1932

Abstract

Post-2003 civil wars are different from previous civil wars in three striking ways. First, most of them are situated in Muslim-majority countries. Second, most of the rebel groups fighting these wars espouse radical Islamist ideas and goals. Third, most of these radical groups are pursuing transnational rather than national aims. Current civil war theories can explain some of what is going on, but not everything. In this article, I argue that the transformation of information technology, especially the advent of the Web 2.0 in the early 2000s, is the big new innovation that is likely driving many of these changes. I offer a theory to explain why rebel groups, especially those in Muslim countries, have chosen to pursue a particular type of extreme ideology and goals. I then identify the six big implications this new information environment is likely to have for rebel behavior in the future. Innovations in information and communication technology are currently manifesting themselves in the rise of global Jihadi groups in the Muslim world, but we can expect them to be exploited by other groups as well.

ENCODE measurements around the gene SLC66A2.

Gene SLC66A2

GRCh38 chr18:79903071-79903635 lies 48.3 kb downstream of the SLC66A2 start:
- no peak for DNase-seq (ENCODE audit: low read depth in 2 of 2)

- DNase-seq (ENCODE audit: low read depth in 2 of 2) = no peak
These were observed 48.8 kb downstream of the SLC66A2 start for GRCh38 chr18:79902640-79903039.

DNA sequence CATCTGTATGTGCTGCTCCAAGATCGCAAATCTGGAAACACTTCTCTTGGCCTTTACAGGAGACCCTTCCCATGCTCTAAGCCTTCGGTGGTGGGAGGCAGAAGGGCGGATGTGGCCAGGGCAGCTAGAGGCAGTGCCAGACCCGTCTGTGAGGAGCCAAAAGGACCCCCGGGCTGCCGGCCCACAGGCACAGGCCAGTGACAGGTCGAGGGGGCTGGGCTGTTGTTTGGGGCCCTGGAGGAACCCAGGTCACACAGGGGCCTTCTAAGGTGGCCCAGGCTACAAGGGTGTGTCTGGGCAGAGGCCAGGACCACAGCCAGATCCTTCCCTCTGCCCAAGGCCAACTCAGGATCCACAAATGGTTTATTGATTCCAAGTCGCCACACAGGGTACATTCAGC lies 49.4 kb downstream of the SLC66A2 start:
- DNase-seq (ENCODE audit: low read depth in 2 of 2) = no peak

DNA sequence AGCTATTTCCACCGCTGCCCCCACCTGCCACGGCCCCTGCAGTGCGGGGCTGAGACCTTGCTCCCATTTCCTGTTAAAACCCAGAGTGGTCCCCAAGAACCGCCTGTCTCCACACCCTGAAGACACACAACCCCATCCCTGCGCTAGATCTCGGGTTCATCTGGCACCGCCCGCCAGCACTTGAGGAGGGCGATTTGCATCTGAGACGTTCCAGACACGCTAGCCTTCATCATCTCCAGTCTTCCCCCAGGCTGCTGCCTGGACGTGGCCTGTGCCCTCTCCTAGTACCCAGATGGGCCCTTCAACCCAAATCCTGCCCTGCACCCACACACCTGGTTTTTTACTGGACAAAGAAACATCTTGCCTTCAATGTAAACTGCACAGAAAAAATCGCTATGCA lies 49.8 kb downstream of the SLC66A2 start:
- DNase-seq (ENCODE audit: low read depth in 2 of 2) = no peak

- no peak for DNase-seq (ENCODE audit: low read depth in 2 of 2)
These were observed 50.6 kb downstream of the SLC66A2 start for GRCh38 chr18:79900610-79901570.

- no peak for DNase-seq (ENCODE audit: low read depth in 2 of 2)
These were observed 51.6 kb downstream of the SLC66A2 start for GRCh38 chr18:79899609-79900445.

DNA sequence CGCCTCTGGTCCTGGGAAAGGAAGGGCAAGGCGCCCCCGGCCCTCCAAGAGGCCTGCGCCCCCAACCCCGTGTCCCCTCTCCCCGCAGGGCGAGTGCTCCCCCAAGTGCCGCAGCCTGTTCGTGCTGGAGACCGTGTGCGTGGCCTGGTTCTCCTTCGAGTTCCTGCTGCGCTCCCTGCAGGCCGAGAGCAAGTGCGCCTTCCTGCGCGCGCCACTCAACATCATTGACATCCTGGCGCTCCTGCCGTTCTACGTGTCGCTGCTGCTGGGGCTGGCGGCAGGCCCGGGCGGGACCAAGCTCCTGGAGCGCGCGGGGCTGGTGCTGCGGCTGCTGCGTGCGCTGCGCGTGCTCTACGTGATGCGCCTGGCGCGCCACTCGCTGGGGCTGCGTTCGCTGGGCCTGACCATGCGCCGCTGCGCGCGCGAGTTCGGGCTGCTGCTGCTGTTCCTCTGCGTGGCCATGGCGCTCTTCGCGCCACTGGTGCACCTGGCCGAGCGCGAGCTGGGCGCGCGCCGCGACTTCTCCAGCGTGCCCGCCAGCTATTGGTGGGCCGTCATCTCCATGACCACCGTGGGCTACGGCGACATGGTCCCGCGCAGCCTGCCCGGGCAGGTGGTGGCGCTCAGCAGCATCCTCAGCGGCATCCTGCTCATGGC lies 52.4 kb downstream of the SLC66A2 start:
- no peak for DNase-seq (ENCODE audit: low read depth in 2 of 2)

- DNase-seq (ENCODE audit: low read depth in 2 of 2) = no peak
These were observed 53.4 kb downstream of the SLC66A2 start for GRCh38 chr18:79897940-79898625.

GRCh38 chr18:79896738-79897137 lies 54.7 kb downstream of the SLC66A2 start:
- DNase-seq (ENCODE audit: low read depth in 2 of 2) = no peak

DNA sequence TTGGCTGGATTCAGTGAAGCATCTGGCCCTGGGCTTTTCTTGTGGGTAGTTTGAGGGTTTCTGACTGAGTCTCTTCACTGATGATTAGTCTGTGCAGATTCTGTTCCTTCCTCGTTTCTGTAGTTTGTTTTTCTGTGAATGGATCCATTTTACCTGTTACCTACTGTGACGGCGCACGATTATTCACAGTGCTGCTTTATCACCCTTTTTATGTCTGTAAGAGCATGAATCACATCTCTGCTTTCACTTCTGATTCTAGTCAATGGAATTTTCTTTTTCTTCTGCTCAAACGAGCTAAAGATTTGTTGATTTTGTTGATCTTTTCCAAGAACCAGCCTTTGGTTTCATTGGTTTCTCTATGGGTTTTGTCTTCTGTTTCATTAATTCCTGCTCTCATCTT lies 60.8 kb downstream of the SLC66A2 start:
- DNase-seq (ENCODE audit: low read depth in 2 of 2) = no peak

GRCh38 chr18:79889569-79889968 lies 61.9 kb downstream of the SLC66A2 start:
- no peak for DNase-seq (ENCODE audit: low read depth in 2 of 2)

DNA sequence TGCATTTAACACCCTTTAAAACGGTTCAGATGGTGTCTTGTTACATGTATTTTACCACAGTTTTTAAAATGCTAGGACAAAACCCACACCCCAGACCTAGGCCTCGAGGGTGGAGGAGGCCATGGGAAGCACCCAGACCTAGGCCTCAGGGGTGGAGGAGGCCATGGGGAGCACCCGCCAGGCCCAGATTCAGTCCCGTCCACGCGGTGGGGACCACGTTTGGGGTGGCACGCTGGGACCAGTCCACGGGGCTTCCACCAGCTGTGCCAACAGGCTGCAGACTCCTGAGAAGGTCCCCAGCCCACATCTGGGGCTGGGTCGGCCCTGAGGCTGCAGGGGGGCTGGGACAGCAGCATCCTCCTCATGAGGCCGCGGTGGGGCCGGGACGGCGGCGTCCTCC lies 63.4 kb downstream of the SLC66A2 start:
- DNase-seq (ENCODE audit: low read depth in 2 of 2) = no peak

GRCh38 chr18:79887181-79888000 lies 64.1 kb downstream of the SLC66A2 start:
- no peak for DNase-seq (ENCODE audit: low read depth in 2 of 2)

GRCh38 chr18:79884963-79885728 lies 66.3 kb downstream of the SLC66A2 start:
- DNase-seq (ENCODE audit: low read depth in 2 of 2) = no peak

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2017-05-11
2024-06-18
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